• Weights or exercises that require holding your arms over your head for an extended period of time or for many repetitions.
  • Impact exercises (once they no longer feel 100% great, if you’re used to them).
  • Laying on your back for extended periods of time.
  • Any exercise that can cause trauma to the abdomen or pelvis.
  • Valsalva manoeuvres / inner pressure on pelvic floor (e.g. some breathing patterns that resemble bearing down).
  • Scuba diving due to increased pressures of submersion.
  • Sudden changes of position or level.
  • Exercises that require standing on one leg as that can cause pulling in the pubic symphysis, not to mention balance issues.
  • Starting a vigorous exercise program after 26 weeks if you’re new to exercise.
  • Strenuous exercise during last trimester, no matter how fit or used to high intensity you are (correlated with lower birth-weight babies).

Contraindications for Exercise During Pregnancy

  • Placenta previa
  • Tearing or separation of placenta (abruptio)
  • Premature rupture of membranes (PROM)
  • Incompetent cervix
  • Chronic heart disease
  • Premature labour
  • PIH (pregnancy induced high blood pressure)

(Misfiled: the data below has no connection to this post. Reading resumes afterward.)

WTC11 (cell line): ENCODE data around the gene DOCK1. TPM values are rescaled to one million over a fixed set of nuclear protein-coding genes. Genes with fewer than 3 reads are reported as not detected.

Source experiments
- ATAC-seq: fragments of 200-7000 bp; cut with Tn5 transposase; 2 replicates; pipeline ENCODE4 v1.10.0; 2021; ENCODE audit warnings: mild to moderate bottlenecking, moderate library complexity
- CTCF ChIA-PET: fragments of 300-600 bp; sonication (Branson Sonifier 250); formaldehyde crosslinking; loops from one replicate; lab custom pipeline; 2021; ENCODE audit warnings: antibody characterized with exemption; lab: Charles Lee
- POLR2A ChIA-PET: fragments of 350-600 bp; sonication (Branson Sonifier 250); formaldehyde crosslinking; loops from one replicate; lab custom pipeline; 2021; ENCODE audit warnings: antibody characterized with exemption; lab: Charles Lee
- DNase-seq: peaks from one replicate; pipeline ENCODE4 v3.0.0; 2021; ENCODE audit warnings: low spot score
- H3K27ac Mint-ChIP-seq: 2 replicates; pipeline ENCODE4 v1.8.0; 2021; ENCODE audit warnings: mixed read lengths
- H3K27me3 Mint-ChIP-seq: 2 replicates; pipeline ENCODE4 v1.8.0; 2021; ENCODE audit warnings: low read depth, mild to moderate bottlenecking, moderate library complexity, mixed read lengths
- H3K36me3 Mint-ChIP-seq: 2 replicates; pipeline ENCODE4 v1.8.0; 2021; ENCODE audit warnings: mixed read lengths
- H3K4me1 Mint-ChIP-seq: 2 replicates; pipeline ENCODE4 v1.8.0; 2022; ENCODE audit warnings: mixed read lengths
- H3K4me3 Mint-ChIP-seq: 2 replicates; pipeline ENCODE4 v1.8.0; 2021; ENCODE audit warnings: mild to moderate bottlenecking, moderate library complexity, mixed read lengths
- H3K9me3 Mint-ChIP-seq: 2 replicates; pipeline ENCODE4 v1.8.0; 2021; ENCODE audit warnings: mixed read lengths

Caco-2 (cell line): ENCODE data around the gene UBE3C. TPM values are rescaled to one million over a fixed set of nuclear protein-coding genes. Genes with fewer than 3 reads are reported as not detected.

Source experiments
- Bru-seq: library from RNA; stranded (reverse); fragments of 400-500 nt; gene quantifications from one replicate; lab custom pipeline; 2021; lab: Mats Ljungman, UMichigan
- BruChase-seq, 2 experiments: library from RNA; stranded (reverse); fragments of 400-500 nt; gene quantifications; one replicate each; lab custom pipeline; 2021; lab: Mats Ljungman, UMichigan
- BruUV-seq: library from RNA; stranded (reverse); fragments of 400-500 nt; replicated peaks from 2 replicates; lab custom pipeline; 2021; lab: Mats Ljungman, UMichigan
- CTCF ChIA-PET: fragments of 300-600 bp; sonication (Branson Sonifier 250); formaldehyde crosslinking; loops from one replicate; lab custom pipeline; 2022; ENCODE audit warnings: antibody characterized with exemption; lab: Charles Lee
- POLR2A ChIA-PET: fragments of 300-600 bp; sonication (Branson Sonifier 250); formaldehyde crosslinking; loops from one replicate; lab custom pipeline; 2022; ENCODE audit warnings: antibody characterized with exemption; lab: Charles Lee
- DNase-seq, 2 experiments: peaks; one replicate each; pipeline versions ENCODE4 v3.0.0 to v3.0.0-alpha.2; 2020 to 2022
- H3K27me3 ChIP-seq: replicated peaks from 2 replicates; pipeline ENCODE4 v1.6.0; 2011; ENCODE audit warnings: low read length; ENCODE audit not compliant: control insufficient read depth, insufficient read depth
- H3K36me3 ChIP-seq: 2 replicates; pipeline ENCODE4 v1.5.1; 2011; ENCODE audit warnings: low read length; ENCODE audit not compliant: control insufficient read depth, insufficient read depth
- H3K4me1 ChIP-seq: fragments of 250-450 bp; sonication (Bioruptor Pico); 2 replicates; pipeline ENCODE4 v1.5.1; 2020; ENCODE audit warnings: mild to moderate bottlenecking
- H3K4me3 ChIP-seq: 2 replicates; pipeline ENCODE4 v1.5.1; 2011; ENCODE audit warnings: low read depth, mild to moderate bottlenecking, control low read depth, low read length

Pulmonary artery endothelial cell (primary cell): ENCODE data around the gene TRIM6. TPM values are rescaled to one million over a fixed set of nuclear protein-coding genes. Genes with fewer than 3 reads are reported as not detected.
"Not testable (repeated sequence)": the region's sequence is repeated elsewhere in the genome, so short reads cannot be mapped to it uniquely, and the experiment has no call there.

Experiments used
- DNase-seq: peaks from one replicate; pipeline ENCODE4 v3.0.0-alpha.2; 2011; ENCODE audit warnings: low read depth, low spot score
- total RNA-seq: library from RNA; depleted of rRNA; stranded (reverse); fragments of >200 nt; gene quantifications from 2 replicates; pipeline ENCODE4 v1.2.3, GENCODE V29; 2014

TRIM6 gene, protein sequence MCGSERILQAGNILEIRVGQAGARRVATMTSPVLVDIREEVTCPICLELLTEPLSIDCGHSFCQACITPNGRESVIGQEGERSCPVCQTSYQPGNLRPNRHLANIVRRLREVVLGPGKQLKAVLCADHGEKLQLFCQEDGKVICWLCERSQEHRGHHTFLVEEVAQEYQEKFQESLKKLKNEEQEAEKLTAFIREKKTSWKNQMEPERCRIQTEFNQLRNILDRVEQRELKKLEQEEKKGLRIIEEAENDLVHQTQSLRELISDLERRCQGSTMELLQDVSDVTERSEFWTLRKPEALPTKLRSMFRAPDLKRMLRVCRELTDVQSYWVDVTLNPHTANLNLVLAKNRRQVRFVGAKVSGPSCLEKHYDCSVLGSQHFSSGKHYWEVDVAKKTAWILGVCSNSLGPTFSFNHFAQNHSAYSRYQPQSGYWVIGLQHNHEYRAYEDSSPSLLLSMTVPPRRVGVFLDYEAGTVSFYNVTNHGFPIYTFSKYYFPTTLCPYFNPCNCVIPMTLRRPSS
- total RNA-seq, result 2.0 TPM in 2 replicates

• Pre-eclampsia (a.k.a. toxaemia)
  • Fever (or presence of infection)
  • Acute and/or chronic life-threatening condition

Warning Signs or Symptoms – Stop IMMEDIATELY and seek medical attention in case of:

  • Pain or discomfort
  • Bleeding or fluid discharge
  • Feeling ill, dizzy, faint, disoriented, nauseated
  • Heart palpitations or chest pain
  • Severe headache
  • Difficulty walking or moving
  • Regular strong contractions
  • Cramps
  • Fever
  • Hyperventilation – take slow deep breaths until it passes

Conditions for Assessment

If any of these issues are a concern, then consult with a perinatal fitness specialist.  There are often things you can do to exercise during pregnancy safely with special circumstances.

  • Extremely sedentary lifestyle
  • Gestational diabetes or blood sugar issues
  • Marginal or low-lying placenta
  • History of IUGR (decreased or slow fetal growth)
  • High blood pressure
  • Irregular heartbeat or mitral valve prolapse
  • Asthma
  • Oedema / swelling of face and hands
  • Anaemia
  • Multiple gestations / foetuses (twins, triplets etc)
  • Thyroid disease
  • Three or more miscarriages
  • Excessive over- or underweight
  • Nerve compression injuries – don’t stretch to extremes or do weight bearing on the affected part

Exercise During Pregnancy – Suggestions:

  • Pelvic-floor exercises – see below
  • Prenatal yoga
  • Tai-chi
  • Walking
  • Cycling
  • Swimming
  • Dance (belly dancing is especially good for birth)
  • Daily squatting – start with supported squat for as long as feels comfortable (holding a pole or counter, or sliding down a wall) – maybe only seconds at first. Build flexibility and endurance in this position.  Feet should be parallel to each other.